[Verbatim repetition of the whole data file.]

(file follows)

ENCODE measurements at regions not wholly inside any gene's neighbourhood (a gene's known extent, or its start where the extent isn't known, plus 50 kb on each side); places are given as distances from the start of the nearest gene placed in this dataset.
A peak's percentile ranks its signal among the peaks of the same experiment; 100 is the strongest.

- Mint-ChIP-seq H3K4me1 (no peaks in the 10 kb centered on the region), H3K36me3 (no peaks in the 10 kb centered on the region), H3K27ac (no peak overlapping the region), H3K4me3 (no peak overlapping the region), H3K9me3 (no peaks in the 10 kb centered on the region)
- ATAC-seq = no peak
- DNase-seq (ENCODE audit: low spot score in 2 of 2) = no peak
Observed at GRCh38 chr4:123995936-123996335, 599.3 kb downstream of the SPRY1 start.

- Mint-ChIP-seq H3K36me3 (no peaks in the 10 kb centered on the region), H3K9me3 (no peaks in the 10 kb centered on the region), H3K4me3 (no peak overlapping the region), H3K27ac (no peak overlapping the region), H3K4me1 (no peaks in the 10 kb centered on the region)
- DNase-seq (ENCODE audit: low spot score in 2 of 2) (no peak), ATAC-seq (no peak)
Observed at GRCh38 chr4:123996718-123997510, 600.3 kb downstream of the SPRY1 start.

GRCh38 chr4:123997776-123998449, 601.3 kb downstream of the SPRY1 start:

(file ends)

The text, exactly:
ENCODE measurements at regions not wholly inside any gene's neighbourhood (a gene's known extent, or its start where the extent isn't known, plus 50 kb on each side); places are given as distances from the start of the nearest gene placed in this dataset.
A peak's percentile ranks its signal among the peaks of the same experiment; 100 is the strongest.

- Mint-ChIP-seq H3K4me1 (no peaks in the 10 kb centered on the region), H3K36me3 (no peaks in the 10 kb centered on the region), H3K27ac (no peak overlapping the region), H3K4me3 (no peak overlapping the region), H3K9me3 (no peaks in the 10 kb centered on the region)
- ATAC-seq = no peak
- DNase-seq (ENCODE audit: low spot score in 2 of 2) = no peak
Observed at GRCh38 chr4:123995936-123996335, 599.3 kb downstream of the SPRY1 start.

- Mint-ChIP-seq H3K36me3 (no peaks in the 10 kb centered on the region), H3K9me3 (no peaks in the 10 kb centered on the region), H3K4me3 (no peak overlapping the region), H3K27ac (no peak overlapping the region), H3K4me1 (no peaks in the 10 kb centered on the region)
- DNase-seq (ENCODE audit: low spot score in 2 of 2) (no peak), ATAC-seq (no peak)
Observed at GRCh38 chr4:123996718-123997510, 600.3 kb downstream of the SPRY1 start.

GRCh38 chr4:123997776-123998449, 601.3 kb downstream of the SPRY1 start: